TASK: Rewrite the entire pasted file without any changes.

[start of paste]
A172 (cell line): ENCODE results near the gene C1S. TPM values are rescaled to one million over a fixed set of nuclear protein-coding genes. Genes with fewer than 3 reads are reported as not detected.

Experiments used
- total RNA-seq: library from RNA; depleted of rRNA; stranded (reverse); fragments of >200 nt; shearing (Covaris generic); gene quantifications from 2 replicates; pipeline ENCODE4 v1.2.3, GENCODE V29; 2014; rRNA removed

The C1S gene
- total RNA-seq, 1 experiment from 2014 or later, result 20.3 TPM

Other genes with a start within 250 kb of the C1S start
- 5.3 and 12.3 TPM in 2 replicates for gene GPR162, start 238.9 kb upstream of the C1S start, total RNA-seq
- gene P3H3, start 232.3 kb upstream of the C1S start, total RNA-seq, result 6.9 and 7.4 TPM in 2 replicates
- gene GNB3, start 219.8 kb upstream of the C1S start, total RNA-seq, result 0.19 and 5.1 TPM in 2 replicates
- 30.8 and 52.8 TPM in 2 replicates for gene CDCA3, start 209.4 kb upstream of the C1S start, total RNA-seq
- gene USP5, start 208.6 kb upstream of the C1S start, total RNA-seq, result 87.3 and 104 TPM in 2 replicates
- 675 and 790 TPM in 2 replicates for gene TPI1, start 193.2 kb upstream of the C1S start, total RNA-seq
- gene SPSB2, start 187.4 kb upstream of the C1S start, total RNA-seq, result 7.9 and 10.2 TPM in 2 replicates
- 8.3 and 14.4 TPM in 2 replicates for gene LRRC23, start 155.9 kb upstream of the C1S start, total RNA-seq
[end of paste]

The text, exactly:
A172 (cell line): ENCODE results near the gene C1S. TPM values are rescaled to one million over a fixed set of nuclear protein-coding genes. Genes with fewer than 3 reads are reported as not detected.

Experiments used
- total RNA-seq: library from RNA; depleted of rRNA; stranded (reverse); fragments of >200 nt; shearing (Covaris generic); gene quantifications from 2 replicates; pipeline ENCODE4 v1.2.3, GENCODE V29; 2014; rRNA removed

The C1S gene
- total RNA-seq, 1 experiment from 2014 or later, result 20.3 TPM

Other genes with a start within 250 kb of the C1S start
- 5.3 and 12.3 TPM in 2 replicates for gene GPR162, start 238.9 kb upstream of the C1S start, total RNA-seq
- gene P3H3, start 232.3 kb upstream of the C1S start, total RNA-seq, result 6.9 and 7.4 TPM in 2 replicates
- gene GNB3, start 219.8 kb upstream of the C1S start, total RNA-seq, result 0.19 and 5.1 TPM in 2 replicates
- 30.8 and 52.8 TPM in 2 replicates for gene CDCA3, start 209.4 kb upstream of the C1S start, total RNA-seq
- gene USP5, start 208.6 kb upstream of the C1S start, total RNA-seq, result 87.3 and 104 TPM in 2 replicates
- 675 and 790 TPM in 2 replicates for gene TPI1, start 193.2 kb upstream of the C1S start, total RNA-seq
- gene SPSB2, start 187.4 kb upstream of the C1S start, total RNA-seq, result 7.9 and 10.2 TPM in 2 replicates
- 8.3 and 14.4 TPM in 2 replicates for gene LRRC23, start 155.9 kb upstream of the C1S start, total RNA-seq